Last year, with the generous support of friends, family, and board members, Perisphere Theater launched its inaugural season. With your donations and inspiring belief in our mission, we were able to
o Be recognized as a promising newcomer to the theater scene in D.C. by area critics, for both Oleanna and Copenhagen.
o Engage audiences through our overflow-capacity Spotlight on Copenhagen salon, where scholar Kathryn Olesko led a discussion of the historical characters’ moral dilemmas.
o Join the D.C. Arts and Humanities Education Collaborative and begin the process of developing Grade 9–12 educational programs.
(Oleanna, with Greg Thompson and Nicole Ruthmarie. Photo by Ciscovaras Pictures.)
This year, we’ve got more big plans. Yet it can be a struggle, as a startup arts nonprofit, to prove ourselves and become competitive for grants opportunities, and to hire the people we need to make our intended programming a success.
2017 is a truly make-or-break year for us in demonstrating what we offer the D.C. community. To mount our next show, “Tartuffe,” and to bring students to our show on January 31, we must raise $8,000 by December 10. We have already achieved $4,000 in donations and pledges. Can you help us raise the other $4,000 to continue as a company?
(Copenhagen, with John Decker, Sue Struve, and Ben McRae. Photo by Ciscovaras Pictures.)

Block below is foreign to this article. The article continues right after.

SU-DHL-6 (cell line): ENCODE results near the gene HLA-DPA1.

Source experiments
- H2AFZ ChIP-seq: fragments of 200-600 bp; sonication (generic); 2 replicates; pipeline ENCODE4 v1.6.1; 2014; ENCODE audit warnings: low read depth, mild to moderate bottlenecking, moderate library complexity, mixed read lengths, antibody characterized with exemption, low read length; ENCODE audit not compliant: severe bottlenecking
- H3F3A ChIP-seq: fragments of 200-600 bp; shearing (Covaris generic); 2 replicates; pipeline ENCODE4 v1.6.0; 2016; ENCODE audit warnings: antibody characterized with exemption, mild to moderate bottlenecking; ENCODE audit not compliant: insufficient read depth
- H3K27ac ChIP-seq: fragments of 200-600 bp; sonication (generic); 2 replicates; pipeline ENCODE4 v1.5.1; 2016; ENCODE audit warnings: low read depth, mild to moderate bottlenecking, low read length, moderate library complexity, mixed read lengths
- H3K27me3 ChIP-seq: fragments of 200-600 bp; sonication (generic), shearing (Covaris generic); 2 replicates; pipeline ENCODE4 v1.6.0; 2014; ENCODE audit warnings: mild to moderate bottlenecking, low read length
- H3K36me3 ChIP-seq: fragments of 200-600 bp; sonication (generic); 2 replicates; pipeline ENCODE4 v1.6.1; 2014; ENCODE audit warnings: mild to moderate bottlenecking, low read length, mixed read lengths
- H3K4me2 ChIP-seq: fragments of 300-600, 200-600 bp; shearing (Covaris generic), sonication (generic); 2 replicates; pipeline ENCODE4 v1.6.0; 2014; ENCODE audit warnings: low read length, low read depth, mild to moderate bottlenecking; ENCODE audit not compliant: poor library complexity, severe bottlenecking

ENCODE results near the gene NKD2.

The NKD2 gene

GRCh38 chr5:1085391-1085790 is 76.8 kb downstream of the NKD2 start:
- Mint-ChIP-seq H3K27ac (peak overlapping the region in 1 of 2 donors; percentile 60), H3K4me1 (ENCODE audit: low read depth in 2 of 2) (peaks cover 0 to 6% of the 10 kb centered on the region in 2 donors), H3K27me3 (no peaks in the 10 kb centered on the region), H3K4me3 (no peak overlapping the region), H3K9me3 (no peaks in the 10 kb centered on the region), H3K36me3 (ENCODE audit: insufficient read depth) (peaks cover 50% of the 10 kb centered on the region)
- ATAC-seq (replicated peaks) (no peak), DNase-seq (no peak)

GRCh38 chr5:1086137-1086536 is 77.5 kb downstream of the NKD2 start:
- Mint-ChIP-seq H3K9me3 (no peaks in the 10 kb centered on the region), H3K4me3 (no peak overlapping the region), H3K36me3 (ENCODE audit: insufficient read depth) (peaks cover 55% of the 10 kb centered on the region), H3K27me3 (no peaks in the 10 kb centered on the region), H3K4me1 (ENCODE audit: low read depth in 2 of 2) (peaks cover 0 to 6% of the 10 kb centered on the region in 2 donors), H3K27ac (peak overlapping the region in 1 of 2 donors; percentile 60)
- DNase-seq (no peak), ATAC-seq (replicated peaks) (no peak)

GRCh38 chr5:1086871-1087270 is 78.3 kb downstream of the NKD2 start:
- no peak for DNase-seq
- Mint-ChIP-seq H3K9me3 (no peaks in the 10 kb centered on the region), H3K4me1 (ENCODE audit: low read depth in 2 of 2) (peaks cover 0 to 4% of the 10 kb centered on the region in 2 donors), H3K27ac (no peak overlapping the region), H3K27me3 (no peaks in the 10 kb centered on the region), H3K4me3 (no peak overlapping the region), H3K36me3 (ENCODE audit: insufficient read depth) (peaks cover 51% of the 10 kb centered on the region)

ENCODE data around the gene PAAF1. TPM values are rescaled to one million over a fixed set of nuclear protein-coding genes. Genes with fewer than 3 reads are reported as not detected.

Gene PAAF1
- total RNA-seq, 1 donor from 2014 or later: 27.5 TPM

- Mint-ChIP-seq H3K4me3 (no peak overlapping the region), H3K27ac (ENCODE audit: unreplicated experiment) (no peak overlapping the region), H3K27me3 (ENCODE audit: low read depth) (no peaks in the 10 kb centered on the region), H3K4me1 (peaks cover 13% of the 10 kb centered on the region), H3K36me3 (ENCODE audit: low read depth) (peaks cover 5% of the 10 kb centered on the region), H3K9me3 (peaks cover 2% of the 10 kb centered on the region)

Here’s what we have planned for 2017–2018:
As we return for our second season , the atmosphere of American society has changed a great deal. We’re taking on critical social themes with three elements:
o A playreading to benefit social justice organizations. Hate speech in America is escalating, and must not be normalized. Perisphere will perform a reading of “God’s Country,” by Steven Dietz, directed by Lizzi Albert, to benefit the work of a social justice organization. (November 14, 2017)
o Moliere’s classic comedy “Tartuffe,” translated by Richard Wilbur and directed by Bridget Grace Sheaff. Perisphere offers up rhyming couplets in this sendup of society's hypocrisies and privileges. The con man Tartuffe takes over a household—unless reason prevails and the family can expose him. (January/February 2018)
o Our first-ever daytime show for high school students. Two classes from D.C. Public Schools will see Tartuffe and participate in an activity on how the play relates to society, in their own perspective.
(The Copenhagen team on closing night.)
For season 3, we hope to commission a play based on a real-life character, Georgia Douglas Johnson, who was part of the Harlem Renaissance movement in Washington, D.C. This is a project we are really excited about, and on which we will focus our educational programming for late 2018 or early 2019.
Thank you again for your generosity and interest in our young company. Please help us continue our mission of producing theater that evokes empathy and increases understanding of our historical and social realities, even as it entertains.
Heather Benjamin, Artistic Director
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